Laser scans probe Stonehenge secrets
“In ancient times,” goes the Spinal Tap song, “hundreds of years before the dawn of history, lived a strange race of people: the Druids. No one knows who they were or what they were doing, but their legacy remains, hewn into the living rock ... of Stonehenge.”
The song might not be factually accurate – carbon dating proves that the Druids came along too late to take credit – but it does capture the mystery that has surrounded Stonehenge for ages. And now a comprehensive 3-D laser scan of the ancient monument has given researchers new evidence of how it was built and what its purpose was.
Data from this first full laser survey on Stonehenge, commissioned by the London-based English Heritage organization, reveals significant differences in the ways the stones were shaped and worked.
A full 3-D laser scan of Stonehenge offers evidence that the northeast view of the prehistoric monument was especially important to its creators.
Archaeological analysis of the scans shows that the stones in the outer sarsen circle, visible from the northeast approach, were completely pick-dressed – that is, their surface crust was removed to expose a bright gray-white surface. In contrast, the outer faces of the surviving upright stones in the southwestern part of the circle did not receive this technical attention. The data also shows that the sides of the stones bordering the solstice axis were carefully worked to form very straight and narrow rectangular slots.
The scan analysis strongly suggests that special effort was made to dress the stones that flank the northeast/southwest axis to allow a more dramatic and obvious passage of sunlight through the stone circle on midsummer and midwinter solstices, English Heritage said.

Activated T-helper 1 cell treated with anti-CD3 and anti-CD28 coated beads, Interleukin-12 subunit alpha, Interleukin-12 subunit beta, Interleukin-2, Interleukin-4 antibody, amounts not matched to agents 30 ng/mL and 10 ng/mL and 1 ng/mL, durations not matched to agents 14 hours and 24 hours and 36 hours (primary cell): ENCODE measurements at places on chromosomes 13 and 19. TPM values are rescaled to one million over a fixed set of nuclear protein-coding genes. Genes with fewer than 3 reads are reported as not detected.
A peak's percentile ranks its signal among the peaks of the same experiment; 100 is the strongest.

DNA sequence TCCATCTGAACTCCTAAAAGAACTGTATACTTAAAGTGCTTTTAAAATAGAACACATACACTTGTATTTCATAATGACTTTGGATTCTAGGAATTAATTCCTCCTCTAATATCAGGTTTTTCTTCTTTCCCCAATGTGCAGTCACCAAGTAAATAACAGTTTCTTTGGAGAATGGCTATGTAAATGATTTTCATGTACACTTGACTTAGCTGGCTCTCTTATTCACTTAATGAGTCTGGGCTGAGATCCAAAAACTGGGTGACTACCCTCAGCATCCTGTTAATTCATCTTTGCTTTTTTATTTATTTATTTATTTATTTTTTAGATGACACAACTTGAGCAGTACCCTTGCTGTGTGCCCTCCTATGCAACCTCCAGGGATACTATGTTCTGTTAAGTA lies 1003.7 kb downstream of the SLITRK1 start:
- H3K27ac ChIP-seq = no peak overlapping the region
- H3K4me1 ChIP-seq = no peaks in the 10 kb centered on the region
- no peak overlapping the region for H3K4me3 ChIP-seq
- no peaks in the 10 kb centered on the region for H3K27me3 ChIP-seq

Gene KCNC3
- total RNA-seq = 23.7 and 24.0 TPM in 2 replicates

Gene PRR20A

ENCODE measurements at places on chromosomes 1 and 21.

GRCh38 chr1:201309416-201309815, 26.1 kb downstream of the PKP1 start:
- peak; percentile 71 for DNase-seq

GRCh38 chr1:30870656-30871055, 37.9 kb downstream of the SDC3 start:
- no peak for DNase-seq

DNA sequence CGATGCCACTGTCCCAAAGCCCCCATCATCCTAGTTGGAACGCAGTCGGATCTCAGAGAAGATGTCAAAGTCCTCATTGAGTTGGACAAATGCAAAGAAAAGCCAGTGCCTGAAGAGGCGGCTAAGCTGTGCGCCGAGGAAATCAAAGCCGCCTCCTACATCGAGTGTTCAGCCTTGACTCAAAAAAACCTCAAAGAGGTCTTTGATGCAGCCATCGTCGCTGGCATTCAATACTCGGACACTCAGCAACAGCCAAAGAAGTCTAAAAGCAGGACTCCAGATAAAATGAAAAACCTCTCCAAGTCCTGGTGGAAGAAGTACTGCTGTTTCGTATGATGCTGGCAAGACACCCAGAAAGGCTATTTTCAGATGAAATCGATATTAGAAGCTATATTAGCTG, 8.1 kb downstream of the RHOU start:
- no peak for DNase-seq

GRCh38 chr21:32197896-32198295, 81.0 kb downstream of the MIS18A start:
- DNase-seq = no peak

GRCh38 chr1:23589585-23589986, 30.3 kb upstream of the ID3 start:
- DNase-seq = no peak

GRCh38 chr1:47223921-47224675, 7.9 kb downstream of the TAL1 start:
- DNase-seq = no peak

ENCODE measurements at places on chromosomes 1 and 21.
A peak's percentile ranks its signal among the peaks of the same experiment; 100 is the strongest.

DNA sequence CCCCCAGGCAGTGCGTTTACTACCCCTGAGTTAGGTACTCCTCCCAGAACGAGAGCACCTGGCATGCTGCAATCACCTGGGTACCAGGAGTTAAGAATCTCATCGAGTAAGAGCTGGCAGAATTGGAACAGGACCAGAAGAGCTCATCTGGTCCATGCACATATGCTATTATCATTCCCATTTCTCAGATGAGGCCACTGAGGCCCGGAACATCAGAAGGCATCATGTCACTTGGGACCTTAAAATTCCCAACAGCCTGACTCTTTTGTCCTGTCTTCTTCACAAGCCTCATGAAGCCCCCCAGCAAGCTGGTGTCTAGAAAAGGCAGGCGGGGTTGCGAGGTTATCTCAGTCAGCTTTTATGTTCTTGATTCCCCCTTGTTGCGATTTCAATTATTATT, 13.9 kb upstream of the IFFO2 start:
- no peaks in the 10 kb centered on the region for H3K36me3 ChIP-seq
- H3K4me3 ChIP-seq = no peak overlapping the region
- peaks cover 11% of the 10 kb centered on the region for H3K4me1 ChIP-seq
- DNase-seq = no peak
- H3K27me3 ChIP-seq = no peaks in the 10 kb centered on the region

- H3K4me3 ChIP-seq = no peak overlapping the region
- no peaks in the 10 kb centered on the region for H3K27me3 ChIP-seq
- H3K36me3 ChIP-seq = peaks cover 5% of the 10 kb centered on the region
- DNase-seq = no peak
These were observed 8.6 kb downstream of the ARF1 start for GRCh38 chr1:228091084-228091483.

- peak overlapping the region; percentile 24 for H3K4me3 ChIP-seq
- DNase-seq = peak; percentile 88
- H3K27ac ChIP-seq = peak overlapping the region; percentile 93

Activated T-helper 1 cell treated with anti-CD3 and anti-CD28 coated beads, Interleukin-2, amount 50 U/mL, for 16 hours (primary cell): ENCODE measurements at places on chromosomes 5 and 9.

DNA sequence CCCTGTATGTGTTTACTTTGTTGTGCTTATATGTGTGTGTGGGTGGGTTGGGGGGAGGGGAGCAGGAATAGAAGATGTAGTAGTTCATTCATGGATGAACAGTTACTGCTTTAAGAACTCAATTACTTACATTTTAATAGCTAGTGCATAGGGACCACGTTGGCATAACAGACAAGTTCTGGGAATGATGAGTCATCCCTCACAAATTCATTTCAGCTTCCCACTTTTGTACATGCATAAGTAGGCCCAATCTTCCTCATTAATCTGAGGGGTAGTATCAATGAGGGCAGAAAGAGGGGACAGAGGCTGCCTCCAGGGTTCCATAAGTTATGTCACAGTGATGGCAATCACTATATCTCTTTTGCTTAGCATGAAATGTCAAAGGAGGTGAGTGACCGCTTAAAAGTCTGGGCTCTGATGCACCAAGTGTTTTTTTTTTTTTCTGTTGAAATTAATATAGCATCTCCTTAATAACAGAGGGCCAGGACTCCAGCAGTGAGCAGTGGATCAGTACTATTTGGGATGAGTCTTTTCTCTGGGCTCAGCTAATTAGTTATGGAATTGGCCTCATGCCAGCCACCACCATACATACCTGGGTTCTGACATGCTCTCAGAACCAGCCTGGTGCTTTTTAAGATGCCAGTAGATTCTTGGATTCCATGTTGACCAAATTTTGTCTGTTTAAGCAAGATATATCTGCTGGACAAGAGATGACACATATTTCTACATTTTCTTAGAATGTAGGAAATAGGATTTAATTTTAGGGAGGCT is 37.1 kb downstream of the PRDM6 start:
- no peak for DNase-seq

The variations show not only that the monument aligns with the solstices, but also that its view from the Avenue – the ancient processional way to the northeast – was especially important to the early architects.
To approach and view the stone circle from this direction means that the midwinter sunset had special meaning to prehistoric people; English Heritage said that the builders of Stonehenge made deliberate efforts to create a dramatic spectacle for those approaching the monument from the northeast.
“We didn’t expect the results to be so revealing about the architecture of Stonehenge. It has given further scientific basis to the theory of the solstitial alignment and the importance of the approach to the monument from the Avenue in midwinter,” said Susan Greaney, senior properties historian at English Heritage.
The data also recorded the monument’s visible graffiti, damage, weathering and restoration; identified known prehistoric carvings as well as new carvings; and provided information on the incompletion of the sarsen circle. “The new presentation of Stonehenge will enable visitors to appreciate the importance of the solstitial alignment far better,” said Loraine Knowles, Stonehenge director at English Heritage. “[That’s] why we are closing the A344 [road] which severs the alignment, to enable the stone circle to be reunited with the Avenue.”
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